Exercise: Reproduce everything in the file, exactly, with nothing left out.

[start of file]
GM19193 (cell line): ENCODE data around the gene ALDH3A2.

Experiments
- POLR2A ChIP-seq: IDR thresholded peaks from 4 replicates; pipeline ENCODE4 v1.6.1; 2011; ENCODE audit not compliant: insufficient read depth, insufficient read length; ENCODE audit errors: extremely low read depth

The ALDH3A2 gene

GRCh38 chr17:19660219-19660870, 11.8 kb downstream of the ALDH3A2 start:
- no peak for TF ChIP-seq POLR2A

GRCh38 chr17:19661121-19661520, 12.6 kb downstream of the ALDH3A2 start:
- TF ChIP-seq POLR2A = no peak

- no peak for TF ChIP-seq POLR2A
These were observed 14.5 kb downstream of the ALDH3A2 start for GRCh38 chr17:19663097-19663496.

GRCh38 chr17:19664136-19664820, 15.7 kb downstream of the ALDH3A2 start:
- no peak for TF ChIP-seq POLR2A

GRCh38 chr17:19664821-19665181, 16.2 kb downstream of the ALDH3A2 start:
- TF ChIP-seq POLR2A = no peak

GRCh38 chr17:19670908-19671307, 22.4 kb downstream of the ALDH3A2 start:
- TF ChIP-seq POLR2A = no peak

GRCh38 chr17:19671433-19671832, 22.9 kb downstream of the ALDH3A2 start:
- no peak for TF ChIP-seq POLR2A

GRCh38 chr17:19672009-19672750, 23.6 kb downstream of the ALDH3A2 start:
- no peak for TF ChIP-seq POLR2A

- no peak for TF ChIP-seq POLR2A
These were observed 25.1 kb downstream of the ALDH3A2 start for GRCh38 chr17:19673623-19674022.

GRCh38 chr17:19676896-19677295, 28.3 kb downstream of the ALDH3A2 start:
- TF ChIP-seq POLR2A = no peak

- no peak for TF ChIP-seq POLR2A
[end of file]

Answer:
GM19193 (cell line): ENCODE data around the gene ALDH3A2.

Experiments
- POLR2A ChIP-seq: IDR thresholded peaks from 4 replicates; pipeline ENCODE4 v1.6.1; 2011; ENCODE audit not compliant: insufficient read depth, insufficient read length; ENCODE audit errors: extremely low read depth

The ALDH3A2 gene

GRCh38 chr17:19660219-19660870, 11.8 kb downstream of the ALDH3A2 start:
- no peak for TF ChIP-seq POLR2A

GRCh38 chr17:19661121-19661520, 12.6 kb downstream of the ALDH3A2 start:
- TF ChIP-seq POLR2A = no peak

- no peak for TF ChIP-seq POLR2A
These were observed 14.5 kb downstream of the ALDH3A2 start for GRCh38 chr17:19663097-19663496.

GRCh38 chr17:19664136-19664820, 15.7 kb downstream of the ALDH3A2 start:
- no peak for TF ChIP-seq POLR2A

GRCh38 chr17:19664821-19665181, 16.2 kb downstream of the ALDH3A2 start:
- TF ChIP-seq POLR2A = no peak

GRCh38 chr17:19670908-19671307, 22.4 kb downstream of the ALDH3A2 start:
- TF ChIP-seq POLR2A = no peak

GRCh38 chr17:19671433-19671832, 22.9 kb downstream of the ALDH3A2 start:
- no peak for TF ChIP-seq POLR2A

GRCh38 chr17:19672009-19672750, 23.6 kb downstream of the ALDH3A2 start:
- no peak for TF ChIP-seq POLR2A

- no peak for TF ChIP-seq POLR2A
These were observed 25.1 kb downstream of the ALDH3A2 start for GRCh38 chr17:19673623-19674022.

GRCh38 chr17:19676896-19677295, 28.3 kb downstream of the ALDH3A2 start:
- TF ChIP-seq POLR2A = no peak

- no peak for TF ChIP-seq POLR2A